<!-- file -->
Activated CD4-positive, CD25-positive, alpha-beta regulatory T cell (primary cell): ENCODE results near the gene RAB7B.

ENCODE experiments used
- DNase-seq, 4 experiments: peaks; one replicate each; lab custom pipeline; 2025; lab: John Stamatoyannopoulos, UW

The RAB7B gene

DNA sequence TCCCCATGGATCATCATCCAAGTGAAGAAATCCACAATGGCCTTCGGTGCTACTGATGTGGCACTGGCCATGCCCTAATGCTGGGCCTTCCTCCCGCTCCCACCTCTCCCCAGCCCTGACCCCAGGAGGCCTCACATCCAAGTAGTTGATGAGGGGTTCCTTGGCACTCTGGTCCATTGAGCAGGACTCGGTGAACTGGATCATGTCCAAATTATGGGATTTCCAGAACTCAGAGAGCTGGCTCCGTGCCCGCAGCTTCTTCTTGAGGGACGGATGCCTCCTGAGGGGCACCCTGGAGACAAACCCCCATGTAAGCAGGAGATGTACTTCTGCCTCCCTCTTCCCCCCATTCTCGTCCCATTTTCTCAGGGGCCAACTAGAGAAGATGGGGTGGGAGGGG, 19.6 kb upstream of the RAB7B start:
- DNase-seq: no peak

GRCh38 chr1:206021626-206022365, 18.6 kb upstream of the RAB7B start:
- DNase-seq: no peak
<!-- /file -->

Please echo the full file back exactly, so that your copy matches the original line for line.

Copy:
Activated CD4-positive, CD25-positive, alpha-beta regulatory T cell (primary cell): ENCODE results near the gene RAB7B.

ENCODE experiments used
- DNase-seq, 4 experiments: peaks; one replicate each; lab custom pipeline; 2025; lab: John Stamatoyannopoulos, UW

The RAB7B gene

DNA sequence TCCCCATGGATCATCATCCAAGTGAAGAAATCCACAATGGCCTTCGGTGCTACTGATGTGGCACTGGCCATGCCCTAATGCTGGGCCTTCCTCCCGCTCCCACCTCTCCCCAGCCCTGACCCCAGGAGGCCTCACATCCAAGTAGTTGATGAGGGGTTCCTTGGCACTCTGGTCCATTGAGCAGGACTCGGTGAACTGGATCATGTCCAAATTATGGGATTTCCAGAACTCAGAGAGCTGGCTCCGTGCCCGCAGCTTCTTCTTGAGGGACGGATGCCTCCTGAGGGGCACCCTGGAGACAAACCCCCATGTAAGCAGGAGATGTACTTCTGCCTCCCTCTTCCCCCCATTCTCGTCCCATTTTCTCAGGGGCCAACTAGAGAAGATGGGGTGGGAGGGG, 19.6 kb upstream of the RAB7B start:
- DNase-seq: no peak

GRCh38 chr1:206021626-206022365, 18.6 kb upstream of the RAB7B start:
- DNase-seq: no peak